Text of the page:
We capture every possible picture and video of our children today. We capture the audio of the first sounds our child makes. We capture the video of the first time our baby begins to crawl, and the first time our baby stands, and the first time our child walks.
We accumulate all such memories so that when our child grows up, he/she can see and experience his/her childhood in all its glory.
We grew up in a time when such continuous recording of moments and their accumulation was not possible. So we do our best to do what was not possible during our childhood.
At the same time, we dispose of our own childhood photographs casually, as we don’t think they are relevant anymore. We dispose of our school memorabilia, the whole class photographs, the now-silly-looking certificates of our extra-curricular achievement, etc.
We let go of our childhood because we are now focused on our child.
Let us take a step back here.
Did we not try to explore our parents’ childhood? After seeing a few pictures of our parents’ as kids, did we not thirst for more? Did we see any pictures of our parents in school? How many of us have seen certificates of scholastic or extra-curricular achievements of our parents? Wouldn’t we like to?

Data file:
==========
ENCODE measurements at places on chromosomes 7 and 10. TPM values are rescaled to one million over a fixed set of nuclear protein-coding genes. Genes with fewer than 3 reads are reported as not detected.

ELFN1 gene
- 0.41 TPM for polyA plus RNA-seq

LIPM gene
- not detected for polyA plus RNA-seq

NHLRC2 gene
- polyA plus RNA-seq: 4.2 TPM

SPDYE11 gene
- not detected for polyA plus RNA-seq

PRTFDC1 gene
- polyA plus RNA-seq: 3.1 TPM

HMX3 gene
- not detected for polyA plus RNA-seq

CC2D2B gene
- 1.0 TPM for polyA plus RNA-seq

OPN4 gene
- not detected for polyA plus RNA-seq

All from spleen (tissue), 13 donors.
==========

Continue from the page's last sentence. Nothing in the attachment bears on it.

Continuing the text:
There was a point in time when our parents disposed of such memorabilia, because they thought their kids’ lives were more important than their own.
This is exactly the same practice we repeat, generation after generation. And every parent thinks he/she is being completely unselfish and devoted to the kid(s) when doing so.
In fact, it is the opposite.
As parents, we are not unselfishly considering what our child would consider important after he/she grows up. We are making decisions ourselves, in anticipation, with assumptions, because we think we know what is best for our child. We are not being generous enough to let our child have the freedom to explore memorabilia of our own lives.
While thinking to ourselves that we are being the epitome of unselfishness in our parental mindset, we are actually being the most selfish of all.
The parental paradigm is contrarian to the individualism mindset. It is often devious enough that as parents we think we are acting in the best interest of our child as an individual. It is often wise to relinquish the parental paradigm and rethink.